• Masking tape or Altitude trackers
  • Pictures of the Sun and planets

Making and Launching Paper Rockets:

  1. Distribute the materials and construction tools to each student.
  2. Students should each construct a rocket as shown in the instructions on the student sheet.
  3. Tell students to predict how far their rocket will fly and record their estimates in the test report sheet. After test flying the rocket and measuring the distance it reached, students should record the actual distance and the difference between predicted and actual distances on the Paper Rockets Test Report.
  4. Following the flight of the first rocket, students should construct and test two additional rockets of different sizes and fin designs.
planet target range layout

Arrange pictures of the Sun and the planets on a clear floor space as shown below. The distance between Earth and Pluto should be about 8 meters. Refer to an encyclopedia or other reference for a chart on the actual distances to each planet.

Planet Targets

(Not Drawn to Scale)

Enlarge these pictures on a copy machine or sketch copies of the pictures on separate paper. Place these pictures on the floor according to the arrangement on the previous page. If you wish to make the planets to scale, refer to the numbers beside the names indicating the relative sizes of each body. Earth's diameter is given as one and all the other bodies are given as multiples of one.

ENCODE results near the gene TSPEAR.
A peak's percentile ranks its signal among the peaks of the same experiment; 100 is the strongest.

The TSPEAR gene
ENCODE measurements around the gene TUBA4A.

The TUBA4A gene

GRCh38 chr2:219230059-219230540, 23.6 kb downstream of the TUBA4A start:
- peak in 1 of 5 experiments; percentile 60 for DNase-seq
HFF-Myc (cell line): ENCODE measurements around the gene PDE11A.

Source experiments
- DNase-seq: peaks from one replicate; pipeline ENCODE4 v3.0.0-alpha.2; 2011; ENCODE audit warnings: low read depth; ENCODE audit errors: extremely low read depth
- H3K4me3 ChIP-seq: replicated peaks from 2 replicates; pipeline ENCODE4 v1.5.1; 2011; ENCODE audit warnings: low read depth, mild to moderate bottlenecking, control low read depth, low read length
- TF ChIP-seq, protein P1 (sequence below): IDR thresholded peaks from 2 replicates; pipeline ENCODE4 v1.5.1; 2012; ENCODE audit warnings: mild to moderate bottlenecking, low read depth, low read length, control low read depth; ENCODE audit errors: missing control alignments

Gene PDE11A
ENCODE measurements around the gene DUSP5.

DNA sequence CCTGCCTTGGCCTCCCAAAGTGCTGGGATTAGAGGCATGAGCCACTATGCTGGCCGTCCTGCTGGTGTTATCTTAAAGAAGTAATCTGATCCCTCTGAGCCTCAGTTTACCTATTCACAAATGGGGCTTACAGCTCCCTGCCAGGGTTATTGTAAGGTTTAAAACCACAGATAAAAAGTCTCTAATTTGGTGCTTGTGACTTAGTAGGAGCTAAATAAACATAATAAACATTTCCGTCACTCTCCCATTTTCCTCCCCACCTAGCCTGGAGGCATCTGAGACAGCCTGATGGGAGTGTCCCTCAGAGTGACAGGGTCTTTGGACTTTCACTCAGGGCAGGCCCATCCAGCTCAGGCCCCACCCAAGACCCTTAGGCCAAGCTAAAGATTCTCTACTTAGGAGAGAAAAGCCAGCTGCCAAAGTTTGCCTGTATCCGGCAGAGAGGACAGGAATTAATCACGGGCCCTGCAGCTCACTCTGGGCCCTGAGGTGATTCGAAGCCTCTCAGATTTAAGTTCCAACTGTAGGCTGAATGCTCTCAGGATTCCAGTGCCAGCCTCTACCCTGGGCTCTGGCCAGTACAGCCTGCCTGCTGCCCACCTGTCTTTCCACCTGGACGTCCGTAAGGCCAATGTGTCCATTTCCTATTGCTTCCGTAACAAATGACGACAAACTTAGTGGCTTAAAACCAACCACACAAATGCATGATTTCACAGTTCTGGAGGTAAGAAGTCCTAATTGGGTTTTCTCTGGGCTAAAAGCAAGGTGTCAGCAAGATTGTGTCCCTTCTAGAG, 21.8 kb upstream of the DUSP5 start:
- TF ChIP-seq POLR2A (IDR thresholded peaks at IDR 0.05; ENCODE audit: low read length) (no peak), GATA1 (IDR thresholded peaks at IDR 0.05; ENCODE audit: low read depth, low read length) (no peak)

pictures of planets


  1. What makes one rocket perform better than another? (Do not forget to examine the weight of each rocket. Rockets made with extra tape and larger fins weigh more.)
  2. How small can the fins be and still stabilize the rocket?
  3. How many fins does a rocket need to stabilize it?
  4. What would happen if you placed the rocket fins near the rocket's nose?
  5. What will happen to the rocket if you bend the lower tips of the fins pinwheel fashion?
  6. Are rocket fins necessary in outer space?


Try to determine how high the rockets fly. To do so, place masking tape markers on a wall at measured distances from the floor to the ceiling. While one student launches the rocket along the wall, another student compares the height the rocket reached with the tape markers. Be sure to have the students subtract the height from where the rocket was launched from the altitude reached. For example, if students held the rocket 1.5 meters from the floor to launch it, and it reached 4 meters above the floor, the actual altitude change was 2.5 meters. Refer to the Altitude Tracker activity for details on a second method for measuring the height the paper rockets reach.


Students will complete test reports that will describe the rockets they constructed and how those rockets performed. Ask the students to create bar graphs on a blank sheet of paper that show how far each of the three rockets they constructed flew. Have students write a summarizing paragraph in which they pick which rocket performed the best and explain their ideas for why it performed as it did.